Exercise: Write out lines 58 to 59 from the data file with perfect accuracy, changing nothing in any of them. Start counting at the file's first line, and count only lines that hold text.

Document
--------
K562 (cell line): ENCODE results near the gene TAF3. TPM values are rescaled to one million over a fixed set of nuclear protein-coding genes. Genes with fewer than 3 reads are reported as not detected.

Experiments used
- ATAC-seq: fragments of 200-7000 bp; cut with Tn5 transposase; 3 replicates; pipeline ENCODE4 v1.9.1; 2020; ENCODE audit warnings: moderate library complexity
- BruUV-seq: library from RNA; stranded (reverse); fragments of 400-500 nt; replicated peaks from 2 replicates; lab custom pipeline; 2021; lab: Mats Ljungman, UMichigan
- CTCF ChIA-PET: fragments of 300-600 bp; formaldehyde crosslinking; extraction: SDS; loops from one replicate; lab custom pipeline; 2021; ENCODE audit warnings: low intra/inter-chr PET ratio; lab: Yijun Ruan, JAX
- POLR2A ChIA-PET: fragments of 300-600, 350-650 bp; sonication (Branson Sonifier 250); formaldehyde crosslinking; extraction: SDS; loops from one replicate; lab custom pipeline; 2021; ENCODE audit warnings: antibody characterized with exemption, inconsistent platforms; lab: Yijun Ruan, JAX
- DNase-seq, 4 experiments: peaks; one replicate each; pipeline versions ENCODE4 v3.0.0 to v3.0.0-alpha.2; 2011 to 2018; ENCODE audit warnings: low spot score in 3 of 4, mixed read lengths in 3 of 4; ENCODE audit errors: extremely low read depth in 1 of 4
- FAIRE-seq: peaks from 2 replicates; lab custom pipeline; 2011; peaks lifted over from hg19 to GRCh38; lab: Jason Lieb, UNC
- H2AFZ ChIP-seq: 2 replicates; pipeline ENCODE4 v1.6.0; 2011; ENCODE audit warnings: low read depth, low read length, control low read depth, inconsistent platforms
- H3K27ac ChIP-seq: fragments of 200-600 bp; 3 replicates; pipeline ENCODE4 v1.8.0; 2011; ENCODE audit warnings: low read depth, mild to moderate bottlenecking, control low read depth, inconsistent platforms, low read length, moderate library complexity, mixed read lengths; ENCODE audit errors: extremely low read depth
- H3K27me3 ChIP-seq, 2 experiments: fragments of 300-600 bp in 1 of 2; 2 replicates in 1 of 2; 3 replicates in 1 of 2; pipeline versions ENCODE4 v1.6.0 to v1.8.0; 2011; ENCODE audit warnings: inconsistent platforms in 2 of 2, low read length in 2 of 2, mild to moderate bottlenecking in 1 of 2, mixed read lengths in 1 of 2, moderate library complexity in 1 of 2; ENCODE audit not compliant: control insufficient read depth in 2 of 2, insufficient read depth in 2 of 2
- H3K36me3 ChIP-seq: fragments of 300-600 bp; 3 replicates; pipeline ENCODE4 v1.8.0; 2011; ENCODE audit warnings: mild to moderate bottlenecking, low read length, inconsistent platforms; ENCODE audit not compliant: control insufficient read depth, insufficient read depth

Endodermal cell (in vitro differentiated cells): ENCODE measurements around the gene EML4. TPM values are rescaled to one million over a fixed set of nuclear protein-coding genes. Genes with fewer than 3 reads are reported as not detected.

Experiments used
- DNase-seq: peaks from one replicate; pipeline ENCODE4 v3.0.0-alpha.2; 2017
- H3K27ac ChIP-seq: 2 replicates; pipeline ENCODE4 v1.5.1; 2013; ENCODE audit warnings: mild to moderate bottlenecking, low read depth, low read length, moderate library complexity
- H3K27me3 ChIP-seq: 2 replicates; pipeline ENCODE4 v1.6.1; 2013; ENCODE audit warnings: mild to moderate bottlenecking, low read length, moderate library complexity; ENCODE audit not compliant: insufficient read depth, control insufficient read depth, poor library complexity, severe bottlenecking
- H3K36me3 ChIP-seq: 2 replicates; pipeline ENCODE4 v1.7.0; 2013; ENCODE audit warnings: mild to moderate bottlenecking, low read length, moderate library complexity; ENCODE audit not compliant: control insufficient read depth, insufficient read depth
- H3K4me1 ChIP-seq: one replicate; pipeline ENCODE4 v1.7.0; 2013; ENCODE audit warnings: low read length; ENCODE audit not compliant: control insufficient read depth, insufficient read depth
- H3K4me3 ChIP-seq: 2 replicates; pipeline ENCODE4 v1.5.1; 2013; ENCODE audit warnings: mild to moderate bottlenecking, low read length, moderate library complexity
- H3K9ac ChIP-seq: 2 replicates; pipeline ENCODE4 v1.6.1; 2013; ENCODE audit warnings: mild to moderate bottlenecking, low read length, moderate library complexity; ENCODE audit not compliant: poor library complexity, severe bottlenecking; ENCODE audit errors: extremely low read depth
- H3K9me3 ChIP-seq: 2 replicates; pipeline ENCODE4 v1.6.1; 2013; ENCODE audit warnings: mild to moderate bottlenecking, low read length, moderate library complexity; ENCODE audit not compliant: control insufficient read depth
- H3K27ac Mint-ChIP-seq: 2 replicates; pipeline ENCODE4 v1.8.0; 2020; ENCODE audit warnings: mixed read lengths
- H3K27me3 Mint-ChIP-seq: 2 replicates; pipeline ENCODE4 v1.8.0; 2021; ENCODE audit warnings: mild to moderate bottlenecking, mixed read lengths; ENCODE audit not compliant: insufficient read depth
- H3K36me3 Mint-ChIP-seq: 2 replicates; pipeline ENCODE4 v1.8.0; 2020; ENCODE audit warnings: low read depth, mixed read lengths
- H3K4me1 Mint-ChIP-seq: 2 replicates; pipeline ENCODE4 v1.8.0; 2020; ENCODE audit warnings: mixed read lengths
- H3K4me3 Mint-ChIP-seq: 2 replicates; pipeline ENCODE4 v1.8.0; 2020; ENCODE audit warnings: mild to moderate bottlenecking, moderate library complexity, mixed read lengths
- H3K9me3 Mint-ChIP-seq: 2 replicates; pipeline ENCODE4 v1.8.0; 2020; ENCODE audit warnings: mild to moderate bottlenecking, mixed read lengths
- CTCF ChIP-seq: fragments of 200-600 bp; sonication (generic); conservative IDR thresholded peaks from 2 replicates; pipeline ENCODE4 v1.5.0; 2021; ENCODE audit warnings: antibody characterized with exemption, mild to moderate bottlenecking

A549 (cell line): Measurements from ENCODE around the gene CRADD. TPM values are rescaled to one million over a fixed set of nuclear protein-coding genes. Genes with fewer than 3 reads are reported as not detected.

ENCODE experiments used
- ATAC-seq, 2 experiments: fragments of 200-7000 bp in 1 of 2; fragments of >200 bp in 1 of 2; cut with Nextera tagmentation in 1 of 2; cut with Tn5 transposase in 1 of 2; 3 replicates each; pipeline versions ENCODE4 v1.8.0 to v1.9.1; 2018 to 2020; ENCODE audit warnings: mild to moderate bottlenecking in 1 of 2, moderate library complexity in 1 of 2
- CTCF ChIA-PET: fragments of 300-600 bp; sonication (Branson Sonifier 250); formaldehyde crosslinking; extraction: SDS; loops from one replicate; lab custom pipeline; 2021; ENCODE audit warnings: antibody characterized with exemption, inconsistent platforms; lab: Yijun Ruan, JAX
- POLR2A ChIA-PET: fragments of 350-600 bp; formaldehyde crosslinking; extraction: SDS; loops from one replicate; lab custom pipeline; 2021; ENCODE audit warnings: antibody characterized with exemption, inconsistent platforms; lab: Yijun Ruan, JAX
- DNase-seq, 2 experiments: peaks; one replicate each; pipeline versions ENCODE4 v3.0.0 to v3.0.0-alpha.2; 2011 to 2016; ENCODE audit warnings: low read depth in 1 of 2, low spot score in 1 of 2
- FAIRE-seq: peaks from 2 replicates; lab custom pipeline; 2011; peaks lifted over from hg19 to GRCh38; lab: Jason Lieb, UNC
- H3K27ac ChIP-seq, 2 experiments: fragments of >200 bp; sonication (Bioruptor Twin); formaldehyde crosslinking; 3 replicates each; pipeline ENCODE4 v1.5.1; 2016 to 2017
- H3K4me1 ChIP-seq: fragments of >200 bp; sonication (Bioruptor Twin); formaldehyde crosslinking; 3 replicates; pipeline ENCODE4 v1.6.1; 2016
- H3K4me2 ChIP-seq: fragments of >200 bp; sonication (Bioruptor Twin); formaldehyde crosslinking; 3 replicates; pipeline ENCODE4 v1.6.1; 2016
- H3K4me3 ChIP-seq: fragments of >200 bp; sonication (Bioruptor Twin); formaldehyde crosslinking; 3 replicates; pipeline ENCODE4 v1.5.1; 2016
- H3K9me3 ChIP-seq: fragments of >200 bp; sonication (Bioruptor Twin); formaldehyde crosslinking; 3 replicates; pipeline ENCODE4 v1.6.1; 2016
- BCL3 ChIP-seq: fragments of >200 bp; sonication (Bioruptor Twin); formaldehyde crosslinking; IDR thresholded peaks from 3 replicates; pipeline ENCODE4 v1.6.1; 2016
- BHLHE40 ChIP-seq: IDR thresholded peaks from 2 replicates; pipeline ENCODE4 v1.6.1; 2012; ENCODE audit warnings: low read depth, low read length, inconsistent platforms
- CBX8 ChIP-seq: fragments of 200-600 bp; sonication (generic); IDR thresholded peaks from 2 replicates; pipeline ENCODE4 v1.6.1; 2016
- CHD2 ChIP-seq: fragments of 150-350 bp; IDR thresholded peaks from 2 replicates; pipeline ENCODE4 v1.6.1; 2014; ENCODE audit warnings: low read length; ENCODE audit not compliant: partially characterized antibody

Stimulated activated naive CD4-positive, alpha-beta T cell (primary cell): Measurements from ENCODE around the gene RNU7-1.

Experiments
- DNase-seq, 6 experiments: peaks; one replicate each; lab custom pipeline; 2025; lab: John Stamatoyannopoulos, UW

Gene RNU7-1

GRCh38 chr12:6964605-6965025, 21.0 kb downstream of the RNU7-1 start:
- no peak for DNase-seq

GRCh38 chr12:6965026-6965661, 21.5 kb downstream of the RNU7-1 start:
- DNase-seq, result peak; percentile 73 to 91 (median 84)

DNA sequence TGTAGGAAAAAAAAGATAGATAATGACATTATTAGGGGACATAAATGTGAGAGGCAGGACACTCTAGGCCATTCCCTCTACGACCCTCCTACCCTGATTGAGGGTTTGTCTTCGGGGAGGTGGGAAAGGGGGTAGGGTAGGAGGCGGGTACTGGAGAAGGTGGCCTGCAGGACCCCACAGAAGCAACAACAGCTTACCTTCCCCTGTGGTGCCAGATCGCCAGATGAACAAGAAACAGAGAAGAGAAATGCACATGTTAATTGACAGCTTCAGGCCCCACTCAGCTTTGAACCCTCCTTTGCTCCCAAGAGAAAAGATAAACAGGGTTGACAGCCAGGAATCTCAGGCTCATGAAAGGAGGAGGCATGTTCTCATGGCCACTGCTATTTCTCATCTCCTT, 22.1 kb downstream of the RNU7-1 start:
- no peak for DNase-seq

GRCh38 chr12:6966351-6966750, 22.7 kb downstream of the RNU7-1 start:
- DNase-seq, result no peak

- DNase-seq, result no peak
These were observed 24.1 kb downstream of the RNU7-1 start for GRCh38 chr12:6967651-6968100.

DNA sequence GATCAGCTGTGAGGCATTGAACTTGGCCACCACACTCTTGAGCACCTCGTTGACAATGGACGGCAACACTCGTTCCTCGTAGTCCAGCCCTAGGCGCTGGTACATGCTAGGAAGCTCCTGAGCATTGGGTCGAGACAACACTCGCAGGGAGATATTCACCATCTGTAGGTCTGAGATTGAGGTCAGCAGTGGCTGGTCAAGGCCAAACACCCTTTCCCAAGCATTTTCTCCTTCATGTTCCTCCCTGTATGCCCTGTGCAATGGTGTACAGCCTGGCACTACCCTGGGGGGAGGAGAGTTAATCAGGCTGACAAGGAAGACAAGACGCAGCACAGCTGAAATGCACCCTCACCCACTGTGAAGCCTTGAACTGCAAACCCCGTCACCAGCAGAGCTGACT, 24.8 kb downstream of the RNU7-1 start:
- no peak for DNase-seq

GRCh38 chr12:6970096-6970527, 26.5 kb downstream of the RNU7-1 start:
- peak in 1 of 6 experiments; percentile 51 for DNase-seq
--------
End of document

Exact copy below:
- DNase-seq, result no peak
These were observed 24.1 kb downstream of the RNU7-1 start for GRCh38 chr12:6967651-6968100.